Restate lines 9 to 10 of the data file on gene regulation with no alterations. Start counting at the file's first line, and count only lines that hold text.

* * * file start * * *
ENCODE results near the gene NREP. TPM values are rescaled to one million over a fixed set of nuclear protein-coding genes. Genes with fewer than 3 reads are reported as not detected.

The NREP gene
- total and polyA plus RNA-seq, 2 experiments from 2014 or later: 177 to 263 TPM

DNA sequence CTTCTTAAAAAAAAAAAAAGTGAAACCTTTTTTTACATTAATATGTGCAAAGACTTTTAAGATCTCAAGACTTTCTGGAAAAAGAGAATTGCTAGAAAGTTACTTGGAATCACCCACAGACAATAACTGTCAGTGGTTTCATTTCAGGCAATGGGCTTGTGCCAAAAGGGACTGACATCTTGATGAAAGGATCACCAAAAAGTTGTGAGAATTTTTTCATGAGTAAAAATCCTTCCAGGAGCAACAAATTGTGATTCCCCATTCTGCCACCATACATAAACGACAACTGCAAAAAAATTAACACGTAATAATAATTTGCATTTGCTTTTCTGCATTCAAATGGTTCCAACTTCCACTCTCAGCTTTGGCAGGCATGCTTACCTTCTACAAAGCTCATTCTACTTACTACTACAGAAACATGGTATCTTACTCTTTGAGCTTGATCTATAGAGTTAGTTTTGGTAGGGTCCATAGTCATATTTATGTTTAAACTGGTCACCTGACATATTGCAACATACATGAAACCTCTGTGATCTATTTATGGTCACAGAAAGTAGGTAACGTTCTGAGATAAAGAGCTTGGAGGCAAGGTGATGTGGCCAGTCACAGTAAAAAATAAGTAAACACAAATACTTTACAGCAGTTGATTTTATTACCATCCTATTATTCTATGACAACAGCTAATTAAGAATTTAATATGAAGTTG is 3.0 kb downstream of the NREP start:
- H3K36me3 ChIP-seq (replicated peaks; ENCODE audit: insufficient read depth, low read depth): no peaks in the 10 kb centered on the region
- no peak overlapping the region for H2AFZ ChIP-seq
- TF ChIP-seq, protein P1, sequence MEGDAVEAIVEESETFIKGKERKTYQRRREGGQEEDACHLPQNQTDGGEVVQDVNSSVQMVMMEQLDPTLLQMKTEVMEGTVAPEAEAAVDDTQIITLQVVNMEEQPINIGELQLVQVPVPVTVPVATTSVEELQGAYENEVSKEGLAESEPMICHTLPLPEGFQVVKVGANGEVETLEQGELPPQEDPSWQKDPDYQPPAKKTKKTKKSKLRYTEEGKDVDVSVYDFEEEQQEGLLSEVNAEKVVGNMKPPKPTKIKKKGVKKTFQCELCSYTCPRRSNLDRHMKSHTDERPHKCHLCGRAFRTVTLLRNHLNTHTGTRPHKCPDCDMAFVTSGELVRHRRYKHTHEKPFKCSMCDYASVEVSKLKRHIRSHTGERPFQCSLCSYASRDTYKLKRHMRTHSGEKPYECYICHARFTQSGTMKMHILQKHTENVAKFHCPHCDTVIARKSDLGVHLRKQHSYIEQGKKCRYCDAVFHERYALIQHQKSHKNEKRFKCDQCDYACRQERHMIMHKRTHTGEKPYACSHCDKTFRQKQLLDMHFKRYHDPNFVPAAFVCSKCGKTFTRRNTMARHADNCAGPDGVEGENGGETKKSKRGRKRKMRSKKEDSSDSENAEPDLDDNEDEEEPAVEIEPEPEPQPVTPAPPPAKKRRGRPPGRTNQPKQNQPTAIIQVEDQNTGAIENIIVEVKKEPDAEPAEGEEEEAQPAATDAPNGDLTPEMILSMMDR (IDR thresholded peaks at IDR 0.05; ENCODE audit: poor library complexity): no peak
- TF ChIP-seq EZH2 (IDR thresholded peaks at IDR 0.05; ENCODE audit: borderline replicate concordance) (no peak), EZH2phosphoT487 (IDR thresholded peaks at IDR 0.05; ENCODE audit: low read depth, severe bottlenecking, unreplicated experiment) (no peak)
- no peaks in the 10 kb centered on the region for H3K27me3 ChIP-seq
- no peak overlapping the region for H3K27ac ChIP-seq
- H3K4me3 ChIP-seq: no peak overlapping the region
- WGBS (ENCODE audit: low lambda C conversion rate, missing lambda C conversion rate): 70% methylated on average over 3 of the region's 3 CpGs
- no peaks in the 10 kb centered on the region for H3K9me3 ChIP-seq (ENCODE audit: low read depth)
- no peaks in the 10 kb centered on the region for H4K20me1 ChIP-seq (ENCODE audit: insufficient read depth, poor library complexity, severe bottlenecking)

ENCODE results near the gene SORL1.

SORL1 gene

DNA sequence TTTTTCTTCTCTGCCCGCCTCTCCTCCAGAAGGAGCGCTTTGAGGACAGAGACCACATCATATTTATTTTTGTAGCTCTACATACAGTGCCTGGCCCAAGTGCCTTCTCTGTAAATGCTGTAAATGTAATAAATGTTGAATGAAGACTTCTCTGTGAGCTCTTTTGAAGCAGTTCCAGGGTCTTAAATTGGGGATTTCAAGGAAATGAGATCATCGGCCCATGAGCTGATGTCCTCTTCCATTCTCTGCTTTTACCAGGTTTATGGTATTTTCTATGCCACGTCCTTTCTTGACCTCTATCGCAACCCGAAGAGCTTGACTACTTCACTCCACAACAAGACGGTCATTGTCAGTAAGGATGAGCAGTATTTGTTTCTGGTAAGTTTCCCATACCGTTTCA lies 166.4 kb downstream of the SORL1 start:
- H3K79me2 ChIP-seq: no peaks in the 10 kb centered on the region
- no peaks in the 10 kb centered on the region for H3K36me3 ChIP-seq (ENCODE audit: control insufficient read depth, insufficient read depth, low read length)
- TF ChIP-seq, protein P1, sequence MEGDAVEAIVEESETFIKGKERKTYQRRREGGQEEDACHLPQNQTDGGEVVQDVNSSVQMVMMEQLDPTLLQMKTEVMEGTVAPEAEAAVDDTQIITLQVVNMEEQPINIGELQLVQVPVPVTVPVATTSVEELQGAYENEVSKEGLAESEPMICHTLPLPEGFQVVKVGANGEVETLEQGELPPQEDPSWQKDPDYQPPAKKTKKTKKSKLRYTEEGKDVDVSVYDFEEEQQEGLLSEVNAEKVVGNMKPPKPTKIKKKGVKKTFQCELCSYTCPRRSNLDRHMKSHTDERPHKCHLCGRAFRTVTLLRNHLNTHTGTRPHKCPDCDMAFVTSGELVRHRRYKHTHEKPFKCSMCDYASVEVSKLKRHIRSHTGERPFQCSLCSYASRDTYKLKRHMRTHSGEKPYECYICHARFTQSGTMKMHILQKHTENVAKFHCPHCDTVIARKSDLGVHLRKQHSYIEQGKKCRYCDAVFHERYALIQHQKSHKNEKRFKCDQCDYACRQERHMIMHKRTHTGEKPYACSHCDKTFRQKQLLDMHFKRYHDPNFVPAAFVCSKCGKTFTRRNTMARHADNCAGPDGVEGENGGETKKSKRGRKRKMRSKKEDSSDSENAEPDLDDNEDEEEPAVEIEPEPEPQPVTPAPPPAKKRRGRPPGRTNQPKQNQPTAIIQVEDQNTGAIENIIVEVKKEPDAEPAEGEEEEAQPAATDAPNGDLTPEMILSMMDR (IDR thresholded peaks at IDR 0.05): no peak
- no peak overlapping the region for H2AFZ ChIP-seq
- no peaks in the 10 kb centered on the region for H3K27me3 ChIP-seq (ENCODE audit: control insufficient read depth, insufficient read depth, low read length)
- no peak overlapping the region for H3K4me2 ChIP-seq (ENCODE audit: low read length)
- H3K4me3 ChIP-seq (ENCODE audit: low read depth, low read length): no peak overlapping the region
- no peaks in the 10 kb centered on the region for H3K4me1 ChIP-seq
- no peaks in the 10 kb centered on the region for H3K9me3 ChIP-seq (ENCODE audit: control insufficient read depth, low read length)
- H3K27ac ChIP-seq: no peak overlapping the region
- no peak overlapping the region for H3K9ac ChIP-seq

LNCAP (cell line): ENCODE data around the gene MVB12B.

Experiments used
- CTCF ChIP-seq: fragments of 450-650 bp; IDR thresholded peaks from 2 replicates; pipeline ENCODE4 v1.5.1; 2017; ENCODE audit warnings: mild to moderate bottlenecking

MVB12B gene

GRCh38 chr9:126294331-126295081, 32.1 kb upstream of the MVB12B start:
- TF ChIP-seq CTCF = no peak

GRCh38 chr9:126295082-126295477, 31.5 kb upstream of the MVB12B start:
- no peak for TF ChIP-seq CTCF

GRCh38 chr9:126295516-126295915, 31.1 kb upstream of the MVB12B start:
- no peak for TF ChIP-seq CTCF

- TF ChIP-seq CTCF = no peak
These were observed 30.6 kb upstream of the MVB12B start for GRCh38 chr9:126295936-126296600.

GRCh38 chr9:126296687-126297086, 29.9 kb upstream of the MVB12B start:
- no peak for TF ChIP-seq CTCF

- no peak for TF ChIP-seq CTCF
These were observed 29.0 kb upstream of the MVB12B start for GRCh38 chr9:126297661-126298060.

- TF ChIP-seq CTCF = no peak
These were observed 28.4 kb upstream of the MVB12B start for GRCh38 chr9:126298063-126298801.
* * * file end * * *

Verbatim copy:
- no peaks in the 10 kb centered on the region for H3K27me3 ChIP-seq
- no peak overlapping the region for H3K27ac ChIP-seq